Thursday, January 23, 2020

Race Report - Dambuster Duathlon, 19 March 2011

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DambusterHaving visited Rutland Water three times in 2010 for the Duathlon, Triathlon and Vitruvian in a support capacity, Saturday saw me make my competitive debut at this iconic British multisport venue. 

For me, entry to the Dambuster Duathlon was primarily an exercise of course familiarisation ahead of the Triathlon later this year.  With running my weakest discipline, I was never going to challenge the front-runners (well, not this year, anyway!) but I had personal goals for each leg that would show whether or not I am making progress in training.

Unlike all three visits last year, which were invariably cold and wet, the weather conditions on Saturday were near-ideal. The clear frosty start did lead to a clothing dilemma (a lot of people later admitted to over-dressing) but it turned into a beautiful morning.

So at around 8.20am I lined up with the other 200 or so male competitors ready to start the first 10km run (actually more like 9.5km, but I'm not going to complain about the 'missing' 500m!).  The start went smoothly, although the narrow tracks were pretty crowded with competitors finding both pace and space. Having not run a timed 10km since 2008 (when my time was 51 min!), my target was to stay on or around 4:00min/km pace for the run.  It turned out to be a reasonably good strategy, as I felt I was working pretty hard but still holding something in reserve for the bike.

I came in from the first run in 37:45; even allowing for the 'missing' few hundred metres it showed I could hold a consistent pace. T1 went smoothly (33 seconds), although a "technical issue" with my bike shoes meant a bit of faffing for the first 500m of the bike ride and a minute or so lost.  Out onto the course and I settled into a good rhythm quickly and started overtaking slower riders.  All was going well until I hit the famous 'Rutland Ripple'.  Put in very simple terms, I hit the first rise way too hard and then paid the price for the next couple (it also seemed that the prevailing wind was right in our faces for the length of the ripple). Lesson learned for the Triathlon in June.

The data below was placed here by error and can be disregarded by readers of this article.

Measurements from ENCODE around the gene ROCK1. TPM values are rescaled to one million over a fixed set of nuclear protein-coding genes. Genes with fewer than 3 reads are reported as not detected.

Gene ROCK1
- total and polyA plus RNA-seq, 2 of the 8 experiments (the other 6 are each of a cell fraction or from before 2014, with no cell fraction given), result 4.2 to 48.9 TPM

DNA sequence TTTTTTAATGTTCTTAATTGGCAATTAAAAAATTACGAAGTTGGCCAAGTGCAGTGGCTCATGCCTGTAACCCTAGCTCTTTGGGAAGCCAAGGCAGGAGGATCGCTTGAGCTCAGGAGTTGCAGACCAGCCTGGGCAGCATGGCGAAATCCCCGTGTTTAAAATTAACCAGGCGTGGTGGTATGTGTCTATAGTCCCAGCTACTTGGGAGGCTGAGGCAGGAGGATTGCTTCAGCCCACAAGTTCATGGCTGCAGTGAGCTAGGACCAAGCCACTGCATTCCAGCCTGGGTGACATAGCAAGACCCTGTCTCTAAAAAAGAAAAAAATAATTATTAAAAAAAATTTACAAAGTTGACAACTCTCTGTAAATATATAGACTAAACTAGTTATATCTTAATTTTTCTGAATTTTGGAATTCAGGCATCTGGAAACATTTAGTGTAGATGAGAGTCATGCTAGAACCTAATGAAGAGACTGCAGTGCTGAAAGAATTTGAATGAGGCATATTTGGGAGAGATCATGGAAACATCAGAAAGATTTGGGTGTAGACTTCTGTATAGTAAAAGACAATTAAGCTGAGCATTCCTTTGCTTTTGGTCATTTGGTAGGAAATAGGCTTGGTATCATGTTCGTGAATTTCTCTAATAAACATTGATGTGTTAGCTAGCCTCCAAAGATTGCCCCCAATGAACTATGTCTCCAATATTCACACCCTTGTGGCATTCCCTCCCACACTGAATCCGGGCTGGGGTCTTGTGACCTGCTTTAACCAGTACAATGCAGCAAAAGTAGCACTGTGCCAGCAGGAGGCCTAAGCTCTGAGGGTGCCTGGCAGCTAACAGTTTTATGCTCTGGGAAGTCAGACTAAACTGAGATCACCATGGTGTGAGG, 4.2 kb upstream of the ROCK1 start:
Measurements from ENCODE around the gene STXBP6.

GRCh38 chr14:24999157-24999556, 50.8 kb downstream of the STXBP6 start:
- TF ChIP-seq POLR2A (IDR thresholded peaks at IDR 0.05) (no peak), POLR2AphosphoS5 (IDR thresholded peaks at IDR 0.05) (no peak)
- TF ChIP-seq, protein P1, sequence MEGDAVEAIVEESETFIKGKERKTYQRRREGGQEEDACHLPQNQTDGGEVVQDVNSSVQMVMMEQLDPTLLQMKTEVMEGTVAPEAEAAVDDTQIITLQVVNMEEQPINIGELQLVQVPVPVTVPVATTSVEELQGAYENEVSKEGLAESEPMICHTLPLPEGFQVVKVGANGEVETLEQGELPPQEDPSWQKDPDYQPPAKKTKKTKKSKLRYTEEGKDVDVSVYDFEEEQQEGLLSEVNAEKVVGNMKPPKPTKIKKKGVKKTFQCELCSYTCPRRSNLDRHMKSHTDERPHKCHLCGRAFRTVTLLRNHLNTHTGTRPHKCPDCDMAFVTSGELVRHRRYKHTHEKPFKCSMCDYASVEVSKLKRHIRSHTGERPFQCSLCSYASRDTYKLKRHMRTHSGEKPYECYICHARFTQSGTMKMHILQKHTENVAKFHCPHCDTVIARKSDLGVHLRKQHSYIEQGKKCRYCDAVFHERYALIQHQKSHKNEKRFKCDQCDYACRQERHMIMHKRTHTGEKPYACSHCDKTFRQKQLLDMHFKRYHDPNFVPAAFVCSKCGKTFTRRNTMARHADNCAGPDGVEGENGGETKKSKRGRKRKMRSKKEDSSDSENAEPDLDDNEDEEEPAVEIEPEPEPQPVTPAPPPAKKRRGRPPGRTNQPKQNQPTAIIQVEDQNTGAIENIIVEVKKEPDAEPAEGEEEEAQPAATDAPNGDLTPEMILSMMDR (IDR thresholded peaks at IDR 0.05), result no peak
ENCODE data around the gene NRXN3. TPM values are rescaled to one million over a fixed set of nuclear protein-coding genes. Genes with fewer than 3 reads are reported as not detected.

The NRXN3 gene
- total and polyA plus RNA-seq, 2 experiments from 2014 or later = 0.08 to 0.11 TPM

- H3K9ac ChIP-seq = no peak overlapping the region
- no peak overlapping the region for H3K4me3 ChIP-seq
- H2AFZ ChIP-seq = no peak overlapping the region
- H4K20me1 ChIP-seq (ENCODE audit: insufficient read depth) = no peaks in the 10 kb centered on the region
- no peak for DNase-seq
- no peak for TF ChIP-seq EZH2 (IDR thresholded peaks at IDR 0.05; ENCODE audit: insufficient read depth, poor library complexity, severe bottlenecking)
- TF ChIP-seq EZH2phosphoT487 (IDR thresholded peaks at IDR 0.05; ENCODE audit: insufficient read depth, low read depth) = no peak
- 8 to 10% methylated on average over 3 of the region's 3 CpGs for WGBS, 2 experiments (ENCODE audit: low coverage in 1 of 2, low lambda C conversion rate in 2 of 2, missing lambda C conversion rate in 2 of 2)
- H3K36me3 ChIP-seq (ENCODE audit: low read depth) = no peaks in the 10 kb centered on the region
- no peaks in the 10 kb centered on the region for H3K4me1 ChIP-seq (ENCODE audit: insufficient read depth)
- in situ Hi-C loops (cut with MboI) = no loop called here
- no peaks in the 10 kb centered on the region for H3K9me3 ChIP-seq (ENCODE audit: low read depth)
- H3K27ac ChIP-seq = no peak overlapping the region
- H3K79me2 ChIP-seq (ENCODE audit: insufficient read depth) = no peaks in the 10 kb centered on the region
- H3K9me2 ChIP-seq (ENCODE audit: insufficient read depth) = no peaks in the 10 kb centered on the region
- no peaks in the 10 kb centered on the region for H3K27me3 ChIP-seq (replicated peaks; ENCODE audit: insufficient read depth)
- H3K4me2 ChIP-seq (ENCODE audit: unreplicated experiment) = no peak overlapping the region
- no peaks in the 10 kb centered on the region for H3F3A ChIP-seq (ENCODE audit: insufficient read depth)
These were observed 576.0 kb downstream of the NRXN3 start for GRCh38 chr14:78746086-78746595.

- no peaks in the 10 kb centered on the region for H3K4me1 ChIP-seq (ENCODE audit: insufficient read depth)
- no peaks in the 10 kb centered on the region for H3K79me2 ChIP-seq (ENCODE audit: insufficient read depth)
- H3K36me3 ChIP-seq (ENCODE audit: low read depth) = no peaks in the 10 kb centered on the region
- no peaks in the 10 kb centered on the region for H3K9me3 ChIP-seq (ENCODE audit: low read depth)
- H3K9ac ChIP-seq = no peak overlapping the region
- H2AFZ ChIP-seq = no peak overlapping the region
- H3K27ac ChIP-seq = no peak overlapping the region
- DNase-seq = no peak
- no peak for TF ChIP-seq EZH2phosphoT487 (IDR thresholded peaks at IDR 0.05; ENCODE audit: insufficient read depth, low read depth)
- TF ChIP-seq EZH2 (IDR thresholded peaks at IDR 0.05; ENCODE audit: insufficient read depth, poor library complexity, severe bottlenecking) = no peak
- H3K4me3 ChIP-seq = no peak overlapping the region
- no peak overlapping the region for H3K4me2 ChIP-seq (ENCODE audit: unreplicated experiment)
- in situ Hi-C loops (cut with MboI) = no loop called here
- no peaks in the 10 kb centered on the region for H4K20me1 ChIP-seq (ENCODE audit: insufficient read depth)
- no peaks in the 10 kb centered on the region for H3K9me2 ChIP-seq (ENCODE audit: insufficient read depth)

I was also struggling to get liquid from my new Speedfil bottle (more on this in an upcoming Gear Review), so probably didn't take on as many carbs and salts as I should have. The roads, however, were generally very good and I did manage to hit nearly 50km a few times on the flat sections.  The aerojacket on the back wheel (effectively turning it into a disc wheel) certainly caused some buffeting on fast downhill sections with crosswinds but on the whole seemed a decent addition to the bike set-up.

Part of my race plan was to take a gel on the bike to supplement the bottled liquid, but this went awry as I never found a part of the course where I was comfortable to sit up and ride one-handed on the TT bike.  Again, lesson learned for June.

Towards the end of the ride the bike began sounding like a bag of bolts, which was a little bit disconcerting, but I just forged ahead with the few kilometres left to go (returning to my bike after the race, I found the rear quick release completely open and the rear wheel hanging off the frame - oops!). Overall I made up a good number of places on the bike (1:12:10), but I was disappointed with myself for mis-managing the bike leg and think a 1:10 should have been possible had I known the course better.  Again, all good learning for June.